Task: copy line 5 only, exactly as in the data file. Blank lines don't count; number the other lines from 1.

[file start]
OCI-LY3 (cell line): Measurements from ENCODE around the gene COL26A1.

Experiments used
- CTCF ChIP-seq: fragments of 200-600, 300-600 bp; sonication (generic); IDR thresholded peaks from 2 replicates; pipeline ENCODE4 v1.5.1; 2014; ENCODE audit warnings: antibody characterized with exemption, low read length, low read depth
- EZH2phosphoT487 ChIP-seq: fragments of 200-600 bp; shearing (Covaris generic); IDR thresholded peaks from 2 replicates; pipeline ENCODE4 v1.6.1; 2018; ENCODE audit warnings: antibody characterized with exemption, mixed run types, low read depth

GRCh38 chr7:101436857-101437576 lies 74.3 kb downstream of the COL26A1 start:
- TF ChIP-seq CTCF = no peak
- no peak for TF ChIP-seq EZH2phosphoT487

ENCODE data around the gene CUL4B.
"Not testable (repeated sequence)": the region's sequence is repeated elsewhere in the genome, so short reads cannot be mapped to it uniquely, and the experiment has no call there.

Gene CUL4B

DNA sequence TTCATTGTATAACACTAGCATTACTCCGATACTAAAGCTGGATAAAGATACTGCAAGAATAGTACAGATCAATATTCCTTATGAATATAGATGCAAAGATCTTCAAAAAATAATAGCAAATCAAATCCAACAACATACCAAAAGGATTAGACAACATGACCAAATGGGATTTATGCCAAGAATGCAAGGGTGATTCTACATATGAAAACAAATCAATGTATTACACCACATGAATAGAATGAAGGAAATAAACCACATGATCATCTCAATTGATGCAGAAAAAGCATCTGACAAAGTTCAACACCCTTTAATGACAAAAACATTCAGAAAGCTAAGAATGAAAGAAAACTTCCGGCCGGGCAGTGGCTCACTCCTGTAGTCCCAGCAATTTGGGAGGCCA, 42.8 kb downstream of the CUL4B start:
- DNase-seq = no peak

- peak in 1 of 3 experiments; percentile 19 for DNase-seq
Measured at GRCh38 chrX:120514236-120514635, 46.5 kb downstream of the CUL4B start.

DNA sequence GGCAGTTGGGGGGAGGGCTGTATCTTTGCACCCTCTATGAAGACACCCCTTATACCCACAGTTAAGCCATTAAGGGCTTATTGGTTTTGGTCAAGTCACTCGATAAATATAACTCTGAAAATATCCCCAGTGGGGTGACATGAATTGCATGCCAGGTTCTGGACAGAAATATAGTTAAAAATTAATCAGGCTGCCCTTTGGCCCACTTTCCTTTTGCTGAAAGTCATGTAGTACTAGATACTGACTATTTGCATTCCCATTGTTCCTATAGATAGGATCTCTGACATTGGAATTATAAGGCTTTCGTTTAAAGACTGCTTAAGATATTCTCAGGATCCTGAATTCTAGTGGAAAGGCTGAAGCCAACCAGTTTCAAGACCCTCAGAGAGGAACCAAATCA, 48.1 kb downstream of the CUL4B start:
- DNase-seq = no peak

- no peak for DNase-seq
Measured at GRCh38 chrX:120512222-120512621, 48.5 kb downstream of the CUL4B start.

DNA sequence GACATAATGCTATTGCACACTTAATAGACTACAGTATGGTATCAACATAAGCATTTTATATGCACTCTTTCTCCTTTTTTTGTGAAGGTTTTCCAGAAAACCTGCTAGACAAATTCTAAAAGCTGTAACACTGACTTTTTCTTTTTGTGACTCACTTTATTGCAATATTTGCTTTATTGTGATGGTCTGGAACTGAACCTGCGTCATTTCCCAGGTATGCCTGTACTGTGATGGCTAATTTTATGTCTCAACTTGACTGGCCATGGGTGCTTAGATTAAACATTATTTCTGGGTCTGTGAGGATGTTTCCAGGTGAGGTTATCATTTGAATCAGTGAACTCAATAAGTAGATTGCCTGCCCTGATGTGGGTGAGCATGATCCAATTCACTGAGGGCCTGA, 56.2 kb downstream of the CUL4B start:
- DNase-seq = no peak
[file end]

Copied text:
GRCh38 chr7:101436857-101437576 lies 74.3 kb downstream of the COL26A1 start: